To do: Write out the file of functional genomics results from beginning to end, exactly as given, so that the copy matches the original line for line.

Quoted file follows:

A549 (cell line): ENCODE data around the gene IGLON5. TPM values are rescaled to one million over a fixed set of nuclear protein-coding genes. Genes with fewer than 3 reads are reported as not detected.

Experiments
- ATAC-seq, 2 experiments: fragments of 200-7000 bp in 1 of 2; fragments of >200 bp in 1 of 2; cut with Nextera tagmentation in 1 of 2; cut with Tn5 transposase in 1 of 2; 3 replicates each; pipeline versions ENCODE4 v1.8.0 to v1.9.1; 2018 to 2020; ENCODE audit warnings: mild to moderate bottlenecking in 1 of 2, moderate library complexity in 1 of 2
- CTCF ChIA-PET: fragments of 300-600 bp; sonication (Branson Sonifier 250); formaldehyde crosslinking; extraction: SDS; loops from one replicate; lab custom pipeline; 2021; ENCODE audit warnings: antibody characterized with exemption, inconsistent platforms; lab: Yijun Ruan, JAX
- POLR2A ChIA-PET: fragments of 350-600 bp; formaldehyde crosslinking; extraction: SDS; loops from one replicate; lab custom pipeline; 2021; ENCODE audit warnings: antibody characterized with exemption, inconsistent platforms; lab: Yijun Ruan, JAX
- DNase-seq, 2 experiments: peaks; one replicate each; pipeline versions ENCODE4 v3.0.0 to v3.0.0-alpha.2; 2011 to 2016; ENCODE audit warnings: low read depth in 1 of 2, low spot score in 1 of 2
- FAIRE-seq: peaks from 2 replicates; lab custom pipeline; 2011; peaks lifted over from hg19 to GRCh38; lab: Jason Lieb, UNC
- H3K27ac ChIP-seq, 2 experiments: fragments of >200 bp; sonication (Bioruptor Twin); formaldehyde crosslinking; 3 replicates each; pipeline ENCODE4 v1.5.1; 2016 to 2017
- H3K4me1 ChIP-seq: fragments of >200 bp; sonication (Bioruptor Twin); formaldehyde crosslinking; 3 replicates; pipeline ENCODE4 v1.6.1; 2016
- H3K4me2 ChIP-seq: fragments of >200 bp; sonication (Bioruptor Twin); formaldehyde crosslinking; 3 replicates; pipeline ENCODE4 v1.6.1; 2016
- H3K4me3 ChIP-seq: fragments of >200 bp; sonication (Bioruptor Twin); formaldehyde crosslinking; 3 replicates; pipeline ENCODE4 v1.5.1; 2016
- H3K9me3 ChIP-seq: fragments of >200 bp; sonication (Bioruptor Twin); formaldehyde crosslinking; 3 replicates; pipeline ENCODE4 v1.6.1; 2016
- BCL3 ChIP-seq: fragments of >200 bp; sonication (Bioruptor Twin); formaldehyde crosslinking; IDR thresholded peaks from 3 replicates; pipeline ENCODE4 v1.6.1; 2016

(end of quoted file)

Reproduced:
A549 (cell line): ENCODE data around the gene IGLON5. TPM values are rescaled to one million over a fixed set of nuclear protein-coding genes. Genes with fewer than 3 reads are reported as not detected.

Experiments
- ATAC-seq, 2 experiments: fragments of 200-7000 bp in 1 of 2; fragments of >200 bp in 1 of 2; cut with Nextera tagmentation in 1 of 2; cut with Tn5 transposase in 1 of 2; 3 replicates each; pipeline versions ENCODE4 v1.8.0 to v1.9.1; 2018 to 2020; ENCODE audit warnings: mild to moderate bottlenecking in 1 of 2, moderate library complexity in 1 of 2
- CTCF ChIA-PET: fragments of 300-600 bp; sonication (Branson Sonifier 250); formaldehyde crosslinking; extraction: SDS; loops from one replicate; lab custom pipeline; 2021; ENCODE audit warnings: antibody characterized with exemption, inconsistent platforms; lab: Yijun Ruan, JAX
- POLR2A ChIA-PET: fragments of 350-600 bp; formaldehyde crosslinking; extraction: SDS; loops from one replicate; lab custom pipeline; 2021; ENCODE audit warnings: antibody characterized with exemption, inconsistent platforms; lab: Yijun Ruan, JAX
- DNase-seq, 2 experiments: peaks; one replicate each; pipeline versions ENCODE4 v3.0.0 to v3.0.0-alpha.2; 2011 to 2016; ENCODE audit warnings: low read depth in 1 of 2, low spot score in 1 of 2
- FAIRE-seq: peaks from 2 replicates; lab custom pipeline; 2011; peaks lifted over from hg19 to GRCh38; lab: Jason Lieb, UNC
- H3K27ac ChIP-seq, 2 experiments: fragments of >200 bp; sonication (Bioruptor Twin); formaldehyde crosslinking; 3 replicates each; pipeline ENCODE4 v1.5.1; 2016 to 2017
- H3K4me1 ChIP-seq: fragments of >200 bp; sonication (Bioruptor Twin); formaldehyde crosslinking; 3 replicates; pipeline ENCODE4 v1.6.1; 2016
- H3K4me2 ChIP-seq: fragments of >200 bp; sonication (Bioruptor Twin); formaldehyde crosslinking; 3 replicates; pipeline ENCODE4 v1.6.1; 2016
- H3K4me3 ChIP-seq: fragments of >200 bp; sonication (Bioruptor Twin); formaldehyde crosslinking; 3 replicates; pipeline ENCODE4 v1.5.1; 2016
- H3K9me3 ChIP-seq: fragments of >200 bp; sonication (Bioruptor Twin); formaldehyde crosslinking; 3 replicates; pipeline ENCODE4 v1.6.1; 2016
- BCL3 ChIP-seq: fragments of >200 bp; sonication (Bioruptor Twin); formaldehyde crosslinking; IDR thresholded peaks from 3 replicates; pipeline ENCODE4 v1.6.1; 2016